Amnesty International warns Qatar 2022 firms to clamp down on abuses following allegations

Khalifa stadium

Khalifa International stadium

Migrant workers building a stadium to host the semi final of the Qatar 2022 World Cup have faced systemic abuses, including cases of forced labour, a hard-hitting report by Amnesty International alleges.

Based on interviews with 132 construction workers on the redevelopment of Doha’s Khalifa International Stadium, Amnesty claims it has uncovered instances of abuse with all of these workers.

Some of the abuses alleged included substandard and overcrowded accommodation, delays in payment of salaries, deception by recruitment firms, retention of passports and failure to provide or renew residence permits.

Amnesty also alleged it encountered cases it believes amount to forced labour, where labourers were allegedly coerced into working by threats of non-payment of wages, deportation, or not being allowed to leave Qatar.

In a statement, the organisation responsible for delivering 2022 World Cup projects, the Supreme Committee for Delivery & Legacy, said it was “committed to ensuring the health, safety and well-being of every worker”.

The committee said the conditions identified by Amnesty were “not representative” of the whole workforce on the Khalifa project and many of the issues raised by Amnesty had been addressed by June 2015, after the bulk of Amnesty’s research had taken place.

Construction firms need to be aware of where the risk sits, and the urgency and priority there should be to get the right processes in place

James Lynch, Amnesty International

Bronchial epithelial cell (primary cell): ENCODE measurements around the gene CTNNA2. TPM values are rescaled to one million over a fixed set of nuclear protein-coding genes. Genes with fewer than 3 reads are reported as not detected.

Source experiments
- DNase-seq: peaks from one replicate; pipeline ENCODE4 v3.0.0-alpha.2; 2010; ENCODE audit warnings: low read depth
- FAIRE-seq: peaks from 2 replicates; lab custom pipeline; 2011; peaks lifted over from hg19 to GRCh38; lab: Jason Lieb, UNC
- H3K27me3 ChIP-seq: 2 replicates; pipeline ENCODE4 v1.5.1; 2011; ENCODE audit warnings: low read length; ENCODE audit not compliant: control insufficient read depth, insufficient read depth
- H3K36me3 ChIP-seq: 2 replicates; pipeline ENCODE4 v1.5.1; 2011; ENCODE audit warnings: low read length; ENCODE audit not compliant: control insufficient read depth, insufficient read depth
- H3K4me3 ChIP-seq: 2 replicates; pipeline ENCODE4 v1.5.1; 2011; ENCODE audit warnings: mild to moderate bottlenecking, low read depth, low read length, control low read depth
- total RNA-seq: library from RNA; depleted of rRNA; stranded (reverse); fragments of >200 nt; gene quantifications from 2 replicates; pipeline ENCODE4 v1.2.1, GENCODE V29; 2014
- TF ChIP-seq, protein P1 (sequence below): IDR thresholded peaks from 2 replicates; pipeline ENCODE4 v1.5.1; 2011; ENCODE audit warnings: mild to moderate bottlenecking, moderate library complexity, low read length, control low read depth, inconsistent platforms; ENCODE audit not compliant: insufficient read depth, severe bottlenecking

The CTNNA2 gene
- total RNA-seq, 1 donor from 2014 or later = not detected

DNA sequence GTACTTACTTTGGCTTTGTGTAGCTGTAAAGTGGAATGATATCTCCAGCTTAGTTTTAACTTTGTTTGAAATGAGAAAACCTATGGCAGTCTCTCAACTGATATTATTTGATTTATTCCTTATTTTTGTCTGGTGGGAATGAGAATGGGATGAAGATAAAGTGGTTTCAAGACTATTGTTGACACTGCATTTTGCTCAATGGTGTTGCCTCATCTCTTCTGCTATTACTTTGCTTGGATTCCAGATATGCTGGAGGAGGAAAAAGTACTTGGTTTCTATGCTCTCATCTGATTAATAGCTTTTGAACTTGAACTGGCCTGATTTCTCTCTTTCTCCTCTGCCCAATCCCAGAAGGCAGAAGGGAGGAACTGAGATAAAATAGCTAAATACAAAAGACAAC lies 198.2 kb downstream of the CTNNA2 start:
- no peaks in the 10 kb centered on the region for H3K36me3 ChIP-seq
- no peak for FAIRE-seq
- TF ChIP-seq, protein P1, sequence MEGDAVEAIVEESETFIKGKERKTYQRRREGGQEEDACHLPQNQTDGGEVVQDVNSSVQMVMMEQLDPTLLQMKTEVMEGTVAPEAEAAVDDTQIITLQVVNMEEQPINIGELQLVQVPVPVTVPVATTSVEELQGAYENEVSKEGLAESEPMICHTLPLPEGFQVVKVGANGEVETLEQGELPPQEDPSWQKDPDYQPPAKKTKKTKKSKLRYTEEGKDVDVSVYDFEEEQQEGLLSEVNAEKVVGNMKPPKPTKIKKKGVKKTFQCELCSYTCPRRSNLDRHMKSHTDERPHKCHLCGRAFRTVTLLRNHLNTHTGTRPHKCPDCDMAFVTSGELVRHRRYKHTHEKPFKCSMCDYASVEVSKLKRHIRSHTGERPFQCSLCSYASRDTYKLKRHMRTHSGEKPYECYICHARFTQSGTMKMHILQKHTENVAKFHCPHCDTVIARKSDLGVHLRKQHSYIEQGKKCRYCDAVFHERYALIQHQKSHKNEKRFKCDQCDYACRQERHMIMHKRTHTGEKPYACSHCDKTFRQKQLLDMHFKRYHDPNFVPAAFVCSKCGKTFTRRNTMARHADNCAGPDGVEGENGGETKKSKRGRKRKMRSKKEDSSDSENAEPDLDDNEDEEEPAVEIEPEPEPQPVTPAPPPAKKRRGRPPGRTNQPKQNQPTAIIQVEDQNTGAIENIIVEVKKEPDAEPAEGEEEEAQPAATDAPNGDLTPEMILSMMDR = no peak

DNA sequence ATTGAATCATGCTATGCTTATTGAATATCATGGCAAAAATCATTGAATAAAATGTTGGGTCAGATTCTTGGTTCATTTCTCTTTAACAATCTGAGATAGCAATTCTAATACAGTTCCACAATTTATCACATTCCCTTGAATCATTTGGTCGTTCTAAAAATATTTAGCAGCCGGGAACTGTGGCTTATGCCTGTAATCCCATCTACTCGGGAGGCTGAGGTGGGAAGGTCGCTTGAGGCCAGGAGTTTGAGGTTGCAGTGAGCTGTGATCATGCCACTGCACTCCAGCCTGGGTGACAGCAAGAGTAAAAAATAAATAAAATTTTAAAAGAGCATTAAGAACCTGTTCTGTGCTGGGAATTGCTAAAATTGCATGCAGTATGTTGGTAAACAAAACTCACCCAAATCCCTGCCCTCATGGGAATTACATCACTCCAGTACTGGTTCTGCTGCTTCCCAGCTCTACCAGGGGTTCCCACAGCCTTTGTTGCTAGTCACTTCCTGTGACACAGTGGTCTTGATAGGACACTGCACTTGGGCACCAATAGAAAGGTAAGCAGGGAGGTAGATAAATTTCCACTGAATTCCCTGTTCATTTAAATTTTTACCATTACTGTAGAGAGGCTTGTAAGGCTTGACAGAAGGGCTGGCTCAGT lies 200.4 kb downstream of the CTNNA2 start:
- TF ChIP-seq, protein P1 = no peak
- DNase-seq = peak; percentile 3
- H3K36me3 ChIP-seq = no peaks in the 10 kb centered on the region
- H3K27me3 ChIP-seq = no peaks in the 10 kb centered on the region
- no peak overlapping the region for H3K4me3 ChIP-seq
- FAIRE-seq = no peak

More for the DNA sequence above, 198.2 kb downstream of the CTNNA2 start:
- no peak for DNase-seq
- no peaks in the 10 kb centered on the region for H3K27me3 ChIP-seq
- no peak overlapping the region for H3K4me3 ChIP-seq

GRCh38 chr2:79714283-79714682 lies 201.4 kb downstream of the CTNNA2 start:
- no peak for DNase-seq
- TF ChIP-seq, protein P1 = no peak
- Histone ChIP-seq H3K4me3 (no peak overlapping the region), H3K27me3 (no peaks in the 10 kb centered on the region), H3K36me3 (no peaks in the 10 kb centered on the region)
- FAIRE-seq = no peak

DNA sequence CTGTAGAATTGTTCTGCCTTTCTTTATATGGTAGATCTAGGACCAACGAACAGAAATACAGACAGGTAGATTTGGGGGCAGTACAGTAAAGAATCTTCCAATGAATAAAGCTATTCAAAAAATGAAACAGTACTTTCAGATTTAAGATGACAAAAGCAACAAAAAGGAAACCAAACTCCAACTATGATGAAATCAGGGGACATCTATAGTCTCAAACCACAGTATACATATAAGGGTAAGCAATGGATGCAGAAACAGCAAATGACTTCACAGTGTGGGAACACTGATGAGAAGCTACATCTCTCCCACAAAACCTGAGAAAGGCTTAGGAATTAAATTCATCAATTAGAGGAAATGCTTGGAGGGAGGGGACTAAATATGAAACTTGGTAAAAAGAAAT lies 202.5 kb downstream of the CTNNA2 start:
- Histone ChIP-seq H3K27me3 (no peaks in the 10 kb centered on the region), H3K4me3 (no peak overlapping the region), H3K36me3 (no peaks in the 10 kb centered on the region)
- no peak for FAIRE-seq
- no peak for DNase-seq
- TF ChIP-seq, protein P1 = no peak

The committee’s statement also said that the two labour subcontractors identified in Amnesty’s report – Seven Hills and Blue Bay – stopped working on the project last June and “are no longer eligible to work on future projects, until they demonstrate they are compliant with our Workers’ Welfare Standards”.

The committee said a third firm, Eversandai, had “gone through a significant rectification process” but was nonetheless “banned from subsequent FIFA World Cup projects until they can demonstrate sustainable improvements”.

No UK firms are directly involved in delivering the Khalifa stadium project, but James Lynch, deputy director at Amnesty, told Building the report should serve as a warning to UK firms involved in other 2022 World Cup projects, or considering bidding for work on the scheme.

Lynch noted that most abuses happen at the level of labour subcontractors, but firms all the way up the supply chain should take responsibility for mitigating these risks: “Construction firms need to be aware of where the risk sits, and the urgency and priority there should be to get the right processes in place to identify potential abuses and how to mitigate this.”

In 2014 the Supreme Committee introduced a stringent Workers’ Welfare Standards charter, which all firms working on World Cup projects are obliged to abide by.

Originally built as a 20,000-seater stadium in 1976, Khalifa International Stadium is being extended to fit 40,000 spectators for the World Cup.

We are aware of the opportunity our work in Qatar represents to facilitate the improvement of working conditions in the country

BeSix spokesperson

The project is being delivered by a Qatari-Belgian contracting joint venture between Midmac and Six Construct (part of BeSix) for client the Aspire Zone Foundation, which in turn works for the Supreme Committee.